• April 18, 2024

Smoking Persists Despite FCTC

 Smoking Persists Despite FCTC

Smoking less but better

Photo: Tobacco Reporter archive

China continues to grapple with significant tobacco consumption, despite adopting the World Health Organization’s Framework Convention on Tobacco Control (FCTC) two decades ago, reports The Straits Times.

In November 2014, the State Council released a draft on national tobacco control guidelines to meet its obligations under the FCTC. However, the draft never progressed beyond the public consultation phase, which was supposed to be completed by the end of that year, according to the Singpore-based newspaper.

As the world’s largest tobacco producer and consumer, China still boasts an estimated 300 million smokers, constituting nearly a third of global smokers. According to The Straits Times, this phenomenon persists due to various factors including social norms, affordability of cigarettes and limited public education.

Despite efforts such as anti-smoking campaigns and banning smoking in government buildings, many individuals continue to smoke, encouraged by the ubiquity of tobacco shops, low-cost cigarettes and deeply rooted cultural practices.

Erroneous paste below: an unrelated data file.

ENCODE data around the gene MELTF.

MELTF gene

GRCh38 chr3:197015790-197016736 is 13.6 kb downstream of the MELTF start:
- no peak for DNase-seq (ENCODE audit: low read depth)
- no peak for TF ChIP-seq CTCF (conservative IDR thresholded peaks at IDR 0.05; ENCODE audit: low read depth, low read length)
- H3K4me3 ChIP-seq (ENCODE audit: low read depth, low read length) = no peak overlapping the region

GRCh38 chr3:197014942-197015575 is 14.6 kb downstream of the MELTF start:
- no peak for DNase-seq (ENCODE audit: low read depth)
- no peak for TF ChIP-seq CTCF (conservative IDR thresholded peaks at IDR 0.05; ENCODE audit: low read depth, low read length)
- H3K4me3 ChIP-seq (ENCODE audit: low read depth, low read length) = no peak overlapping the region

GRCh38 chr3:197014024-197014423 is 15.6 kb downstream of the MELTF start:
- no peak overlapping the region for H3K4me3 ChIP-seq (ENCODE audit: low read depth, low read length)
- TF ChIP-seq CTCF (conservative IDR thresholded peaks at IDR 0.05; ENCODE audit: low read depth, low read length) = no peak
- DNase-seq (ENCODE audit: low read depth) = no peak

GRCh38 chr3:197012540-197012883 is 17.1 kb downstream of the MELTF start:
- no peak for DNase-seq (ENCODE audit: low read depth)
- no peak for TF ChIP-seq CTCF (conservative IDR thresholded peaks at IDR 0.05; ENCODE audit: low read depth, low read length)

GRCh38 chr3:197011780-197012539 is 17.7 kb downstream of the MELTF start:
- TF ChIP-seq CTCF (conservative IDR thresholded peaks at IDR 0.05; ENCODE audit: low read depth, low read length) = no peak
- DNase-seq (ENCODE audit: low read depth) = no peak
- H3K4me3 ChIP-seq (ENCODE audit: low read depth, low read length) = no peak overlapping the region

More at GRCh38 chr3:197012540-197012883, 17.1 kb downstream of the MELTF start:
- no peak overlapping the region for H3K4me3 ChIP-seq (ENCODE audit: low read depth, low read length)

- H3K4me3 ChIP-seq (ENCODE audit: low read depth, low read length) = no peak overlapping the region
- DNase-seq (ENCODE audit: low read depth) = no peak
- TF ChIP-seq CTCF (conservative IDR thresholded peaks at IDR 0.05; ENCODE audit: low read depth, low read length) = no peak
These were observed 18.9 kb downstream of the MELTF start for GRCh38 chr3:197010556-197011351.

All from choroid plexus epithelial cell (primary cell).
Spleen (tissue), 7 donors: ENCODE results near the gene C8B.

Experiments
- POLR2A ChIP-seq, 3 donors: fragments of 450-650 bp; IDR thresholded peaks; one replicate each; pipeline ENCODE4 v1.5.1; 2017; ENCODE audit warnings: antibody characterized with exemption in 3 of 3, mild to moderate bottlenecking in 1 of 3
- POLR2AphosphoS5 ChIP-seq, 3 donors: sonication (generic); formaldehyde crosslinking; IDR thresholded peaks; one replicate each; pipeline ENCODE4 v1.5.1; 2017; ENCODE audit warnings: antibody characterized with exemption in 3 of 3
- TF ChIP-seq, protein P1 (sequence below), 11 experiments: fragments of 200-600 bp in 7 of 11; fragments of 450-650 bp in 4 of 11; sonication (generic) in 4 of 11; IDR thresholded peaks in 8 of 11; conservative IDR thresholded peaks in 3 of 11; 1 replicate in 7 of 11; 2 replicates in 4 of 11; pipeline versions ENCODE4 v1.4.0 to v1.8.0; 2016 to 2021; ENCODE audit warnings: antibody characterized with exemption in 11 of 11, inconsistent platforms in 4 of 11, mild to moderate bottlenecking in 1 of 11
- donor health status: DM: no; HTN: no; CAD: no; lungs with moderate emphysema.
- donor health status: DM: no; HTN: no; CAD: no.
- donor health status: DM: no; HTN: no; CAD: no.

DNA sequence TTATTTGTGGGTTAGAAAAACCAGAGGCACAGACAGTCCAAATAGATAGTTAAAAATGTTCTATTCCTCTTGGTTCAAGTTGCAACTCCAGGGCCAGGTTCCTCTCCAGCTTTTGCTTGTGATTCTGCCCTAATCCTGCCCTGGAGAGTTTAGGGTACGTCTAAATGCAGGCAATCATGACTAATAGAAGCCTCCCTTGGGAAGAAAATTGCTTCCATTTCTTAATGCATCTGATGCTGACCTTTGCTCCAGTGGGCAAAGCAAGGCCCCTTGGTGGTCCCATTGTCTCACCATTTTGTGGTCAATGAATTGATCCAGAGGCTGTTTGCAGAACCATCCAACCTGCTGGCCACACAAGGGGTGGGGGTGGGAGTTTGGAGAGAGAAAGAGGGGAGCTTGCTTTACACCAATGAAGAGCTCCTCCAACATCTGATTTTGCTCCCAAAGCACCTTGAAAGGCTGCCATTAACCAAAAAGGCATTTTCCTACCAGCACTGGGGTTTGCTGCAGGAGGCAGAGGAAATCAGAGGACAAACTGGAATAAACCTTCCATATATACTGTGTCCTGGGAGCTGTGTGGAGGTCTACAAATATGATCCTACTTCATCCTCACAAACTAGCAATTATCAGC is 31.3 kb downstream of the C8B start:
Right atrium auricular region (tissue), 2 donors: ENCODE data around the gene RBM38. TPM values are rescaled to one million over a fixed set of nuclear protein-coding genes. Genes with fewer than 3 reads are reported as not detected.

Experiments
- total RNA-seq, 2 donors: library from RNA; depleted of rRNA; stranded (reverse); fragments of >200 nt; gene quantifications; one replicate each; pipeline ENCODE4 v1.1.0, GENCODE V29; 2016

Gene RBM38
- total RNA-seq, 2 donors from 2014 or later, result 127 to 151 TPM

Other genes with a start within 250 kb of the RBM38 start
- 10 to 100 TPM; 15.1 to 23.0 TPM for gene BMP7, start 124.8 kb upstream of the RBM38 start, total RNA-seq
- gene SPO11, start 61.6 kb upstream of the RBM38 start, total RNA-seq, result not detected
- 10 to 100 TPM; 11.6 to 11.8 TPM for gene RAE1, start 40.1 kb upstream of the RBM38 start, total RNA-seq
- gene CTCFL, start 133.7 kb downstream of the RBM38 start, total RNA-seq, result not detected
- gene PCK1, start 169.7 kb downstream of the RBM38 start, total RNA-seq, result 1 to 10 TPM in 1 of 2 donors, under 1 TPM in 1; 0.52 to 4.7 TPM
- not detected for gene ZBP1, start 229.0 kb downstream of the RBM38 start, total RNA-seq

The State Tobacco Monopoly Administration (STMA), which controls the tobacco industry, also acts as a significant employer, providing jobs to over half a million people across the nation.

In much of China, the tobacco industry is considered a prestigious employer, with its stable income, generous salaries and employee benefits. In surveys of fresh graduates, China’s big tobacco firms—largely state-owned enterprises—are consistently rated some of the best companies to work for, with degree holders happy to take on blue-collar jobs on the factory lines.

Manufacturing some 2.4 trillion cigarettes a year, China’s tobacco industry posted a profit of RMB132 billion ($18.3 billion) in profits in 2022, up nearly 12 percent from the year before.

STMA’s operational arm, the China National Tobacco Corp., does not report sales figures but posted a record taxable income of RMB1.44 trillion in 2022. By comparison, the second-highest taxpayer, the Industrial and Commercial Bank of China, reported taxable income of RMB109 billion.

While the anti-smoking lobby has been urging the government to sever the ties between the industry and its regulator, few expect that to happen, citing a lack of political will.